UTAH (ABC4) – The families of two Utah high school students have filed lawsuits against House Bill 11, which prohibits transgender girls from competing in school sports.

The law bans transgender girls from participating in high school girl sports teams regardless of their “medical care or individual circumstances.”

The announcement, which was made by the National Center for Lesbian Rights, said the families are represented by the ACLU of Utah, the National Center for Lesbian Rights, and the firm Wilson Sonsini Goodrich and Rosati.

The families have elected to proceed anonymously to protect the identities of the girls involved. One girl is a 16-year-old junior in high school who wants to play volleyball and a 13-year-old girl who wants to swim.

“This law bans transgender girls from competing with other girls in every sport, at every grade level, and regardless of each girl’s individual circumstances,” said Justice Christine Durham, former Chief Justice of the Utah Supreme Court and senior of counsel at Wilson Sonsini. “It cannot survive constitutional scrutiny and it endangers transgender children.”

By singling out transgender girls for disfavored treatment, the children and their families allege HB 11 violates multiple provisions of the Utah Constitution.

In March, the Utah legislature voted to override Governor Cox’s veto on House Bill 11.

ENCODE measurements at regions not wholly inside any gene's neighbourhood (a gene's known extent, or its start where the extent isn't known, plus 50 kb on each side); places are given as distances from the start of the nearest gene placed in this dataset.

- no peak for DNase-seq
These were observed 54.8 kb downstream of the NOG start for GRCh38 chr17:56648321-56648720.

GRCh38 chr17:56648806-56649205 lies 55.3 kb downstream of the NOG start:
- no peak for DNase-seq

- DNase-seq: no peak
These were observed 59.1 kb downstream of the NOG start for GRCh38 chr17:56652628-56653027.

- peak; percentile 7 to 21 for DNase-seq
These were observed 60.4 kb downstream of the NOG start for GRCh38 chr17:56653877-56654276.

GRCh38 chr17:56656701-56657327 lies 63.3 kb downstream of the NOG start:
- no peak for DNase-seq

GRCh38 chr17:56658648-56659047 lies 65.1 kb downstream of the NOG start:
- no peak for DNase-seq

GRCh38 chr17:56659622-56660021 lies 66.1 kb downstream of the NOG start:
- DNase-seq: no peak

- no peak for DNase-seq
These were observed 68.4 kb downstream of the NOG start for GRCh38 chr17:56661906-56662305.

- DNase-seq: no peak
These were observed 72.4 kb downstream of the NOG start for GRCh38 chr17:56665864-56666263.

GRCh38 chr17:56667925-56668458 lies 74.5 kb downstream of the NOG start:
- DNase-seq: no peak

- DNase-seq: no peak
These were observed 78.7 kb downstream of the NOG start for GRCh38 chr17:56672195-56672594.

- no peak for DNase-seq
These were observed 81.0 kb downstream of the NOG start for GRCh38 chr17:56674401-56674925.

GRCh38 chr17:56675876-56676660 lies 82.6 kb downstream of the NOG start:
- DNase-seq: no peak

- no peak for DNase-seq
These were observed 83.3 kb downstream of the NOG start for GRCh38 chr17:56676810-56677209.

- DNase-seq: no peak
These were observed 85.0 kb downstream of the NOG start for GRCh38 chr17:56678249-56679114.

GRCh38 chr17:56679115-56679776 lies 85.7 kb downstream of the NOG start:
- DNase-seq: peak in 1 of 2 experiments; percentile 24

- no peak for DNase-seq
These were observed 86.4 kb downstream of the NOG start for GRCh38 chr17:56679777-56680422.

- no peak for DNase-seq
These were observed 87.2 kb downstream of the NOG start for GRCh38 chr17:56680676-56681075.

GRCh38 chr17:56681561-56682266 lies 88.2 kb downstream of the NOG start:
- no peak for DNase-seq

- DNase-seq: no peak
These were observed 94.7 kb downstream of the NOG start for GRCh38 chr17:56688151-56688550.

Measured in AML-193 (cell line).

The bill’s sponsor, Rep. Kera Birkeland released the following statement on the lawsuit:

“The lawsuit filed today is not surprising, as such actions have been threatened since the beginning. My goal has always been to protect girls sports and female athletes across the state and I hope the courts will recognize that and uphold the legislation.”

Utah senators Sen. Curt Bramble and Sen. Dan McCay issued the following statements regarding the lawsuit against the bill

“All kids deserve fair opportunities; however, we must acknowledge the fact that biological boys and girls are built differently,” said Sen. Curt Bramble. “H.B. 11 doesn’t prevent athletes from competing as they can still compete against their same biological gender. The intention of H.B. 11 is to preserve women’s sports and protect future athletic opportunities. If a court allows biological males to compete in female sports, H.B. 11 puts Utah ahead of the curve by creating an unbiased, data-driven commission, continuing to protect female athletes.”

“H.B. 11 is trying to protect two things: safety and the integrity of competition,” said Sen. Dan McCay. “It is our responsibility as lawmakers to pass legislation that ensures women still have a place in their sport. H.B. 11 does just that. At times, litigation is part of the process, and we will work within the legal system to get answers. H.B. 11 also creates a commission if a ban is put on hold that will help foster a safe and fair environment for all athletes.”